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Sunday, May 10, 2015

People: Mother of Her Country?

Mary Ball

Happy Mother's Day


I was not going to do a blog for this Mother's Day, but I thought at the last minute a small piece on George Washington's mother would be in order. The lady, born Mary Ball  in 1708 or 1709 in Lancaster County, Virginia, is a fitting subject. She was the only child of Joseph Ball and his second wife, Mary Johnson.  Joseph Ball was a leader in the militia and a ranking justice on the Lancaster County court making him a member of the gentry class.  He was also elected to the House of Burgesses in 1695 and served until 1702.  Mary Johnson was a young widow who caught the eye of Joseph Ball.  At the time of their meeting she was most likely a housekeeper for the Ball family.




Mary's Early Life


Mary had good prospects being born into Virginia landed folk. For the first few years of Mary’s life, she was raised at her father’s plantation, “Epping Forest.”  But life would turn on her at an early age.Her father died when she was three years old and left Mary three slaves, fifteen cattle, a good feather bed and 400 acres of land up the Rappahannock River. Mary's mother remarried Captain Richard Hues and they moved to Cherry Point on the Potomac River.  When Hues died he left all of his assets to his wife and her children. But Mary Hues herself died when Mary Ball was twelve. Mary was then placed under the guardianship of Colonel George Eskridge, a lawyer, in accordance with the terms of her mother's will. Although under
Colonel George ESkridge
Eskridge's guidance, Mary continued to live at Cherry Point with her sister Elizabeth Bonum and not with her guardian.  By the time she was eighteen, Mary had three horses along with numerous acres of land. As part of the landed gentry, she learned social graces, but she also learned to ride, handle a boat and shoot. Clearly, her streak of independence was forged during this period. When John, her half brother, died in 1721, Mary also received 600 acres in his will.  At age 14, Mary had acquired over 1000 acres to her name. She was a prime marriage prospect for any up and coming man.




Marriage: Better Late than Never?


Mary married Augustine Washington, of Pope's Creek, Westmoreland County, on March 6, 1731. Augustine was a widower with three children. He was also a leader in the areas iron mining enterprises. In fact, he mined the land adjacent to Mary's. Eskridge's sister in law, Jane Butler, was Augustine's first wife. When she died suddenly, Eskridge recommended Mary to be Augustine’s second wife, due to her immense wealth and assets. Augustine and Mary were married in 1731 at Yeocomico Church in Westmorland County.  Augustine and his company gained Mary’s land and mined the 600 acres in Stafford county.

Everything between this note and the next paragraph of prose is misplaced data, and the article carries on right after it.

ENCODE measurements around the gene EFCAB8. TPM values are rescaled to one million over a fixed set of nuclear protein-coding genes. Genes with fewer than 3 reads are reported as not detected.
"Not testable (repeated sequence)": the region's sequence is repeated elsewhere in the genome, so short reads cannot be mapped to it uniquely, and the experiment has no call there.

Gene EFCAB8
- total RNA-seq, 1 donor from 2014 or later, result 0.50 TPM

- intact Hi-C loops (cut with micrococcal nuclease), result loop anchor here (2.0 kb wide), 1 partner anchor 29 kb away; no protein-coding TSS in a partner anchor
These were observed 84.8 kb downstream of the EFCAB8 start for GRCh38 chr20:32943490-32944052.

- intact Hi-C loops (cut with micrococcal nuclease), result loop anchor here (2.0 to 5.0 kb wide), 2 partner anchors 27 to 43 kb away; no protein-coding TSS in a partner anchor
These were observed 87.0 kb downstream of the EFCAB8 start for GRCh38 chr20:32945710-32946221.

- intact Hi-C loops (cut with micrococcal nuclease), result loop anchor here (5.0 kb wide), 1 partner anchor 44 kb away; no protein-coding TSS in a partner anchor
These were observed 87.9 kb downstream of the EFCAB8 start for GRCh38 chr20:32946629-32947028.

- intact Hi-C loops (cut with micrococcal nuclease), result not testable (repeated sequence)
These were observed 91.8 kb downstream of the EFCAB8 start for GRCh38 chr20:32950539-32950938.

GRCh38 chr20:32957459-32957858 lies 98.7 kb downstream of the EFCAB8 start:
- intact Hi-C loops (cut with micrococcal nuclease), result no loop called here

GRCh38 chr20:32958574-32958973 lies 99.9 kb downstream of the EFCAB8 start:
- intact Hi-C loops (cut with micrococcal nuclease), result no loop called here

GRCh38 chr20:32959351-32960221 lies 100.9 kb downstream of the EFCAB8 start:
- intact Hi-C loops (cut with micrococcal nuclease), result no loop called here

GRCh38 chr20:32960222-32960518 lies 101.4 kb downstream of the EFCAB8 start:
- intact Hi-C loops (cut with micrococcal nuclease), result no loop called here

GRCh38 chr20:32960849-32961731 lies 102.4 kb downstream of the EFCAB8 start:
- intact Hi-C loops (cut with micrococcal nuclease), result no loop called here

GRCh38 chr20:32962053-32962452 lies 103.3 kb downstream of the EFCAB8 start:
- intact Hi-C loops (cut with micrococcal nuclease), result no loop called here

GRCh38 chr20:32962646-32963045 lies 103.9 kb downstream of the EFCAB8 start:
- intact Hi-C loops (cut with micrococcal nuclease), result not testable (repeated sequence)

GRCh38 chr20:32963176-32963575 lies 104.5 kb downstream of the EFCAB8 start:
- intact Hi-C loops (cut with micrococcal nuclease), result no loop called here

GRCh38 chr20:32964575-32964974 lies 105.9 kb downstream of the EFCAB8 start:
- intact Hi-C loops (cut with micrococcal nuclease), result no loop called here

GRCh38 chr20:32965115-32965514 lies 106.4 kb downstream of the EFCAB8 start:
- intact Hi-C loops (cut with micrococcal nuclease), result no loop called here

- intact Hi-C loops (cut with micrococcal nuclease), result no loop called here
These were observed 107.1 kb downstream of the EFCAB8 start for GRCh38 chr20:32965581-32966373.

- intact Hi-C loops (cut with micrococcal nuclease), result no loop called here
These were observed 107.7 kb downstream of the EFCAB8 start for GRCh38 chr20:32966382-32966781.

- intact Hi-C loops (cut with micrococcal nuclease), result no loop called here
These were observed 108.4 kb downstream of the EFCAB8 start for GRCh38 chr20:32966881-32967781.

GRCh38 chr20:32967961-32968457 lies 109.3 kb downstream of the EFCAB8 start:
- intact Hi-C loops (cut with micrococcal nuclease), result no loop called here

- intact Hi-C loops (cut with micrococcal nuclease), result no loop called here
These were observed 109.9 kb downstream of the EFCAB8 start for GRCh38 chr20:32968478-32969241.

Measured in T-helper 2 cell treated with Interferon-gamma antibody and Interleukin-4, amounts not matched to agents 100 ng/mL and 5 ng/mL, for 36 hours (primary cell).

Augustine Washington
Mary Ball Washington
















Mary and Augustine moved to his family home called Pope’s Creek Plantation also located in Westmorland County.  Mary was twenty-two when she married Augustine.   Twenty-two was considered somewhat old for a woman (unless a widow) to marry  during this time period.  Because there is a nine-year period of Mary’s life that historians have little or no information on her, it is unclear why Mary wed at an older age.   In 1732, Mary gave birth to her first child George, named after George Eskridge, at Pope’s Creek Plantation. Although the circumstances of her life were somewhat typical in that age of early deaths and many remarriages, Mary Ball Washington's would stand out from all others in Virginia: she gave birth to " the man of his age."


A Complex Woman and Mother



Virginia has several places
dedicated to Mary Washington

I shall save a recounting of Washington's upbringing by his mother, and his very unusual relationship with her. For now, it can be said that Mary was a strong willed person. Stubborn to the point of ornery. She loved her son to a fault. But she did not coddle him. As she aged, her personality grew more flinty, and although Washington loved her dearly, he stayed clear of her, especially during his time of ascent and the struggles of the times. Perhaps I will save the second part of this tale for... Sigmund Freud's birthday...



Mother of Her Country?



Still, in the spirit of Mother's Day, we will close with a quote from Mary Ball Washington about the success of the revolution, and her son George, in 1784. Since Washington was the man of his age, his mother was, despite her traits, the mother of her age. And since the greatest joy of a mother is to dote on their children, her understated compliment is telling: "I am not surprised at what George has done, for he was always a good boy."

The Mother of Her Country?

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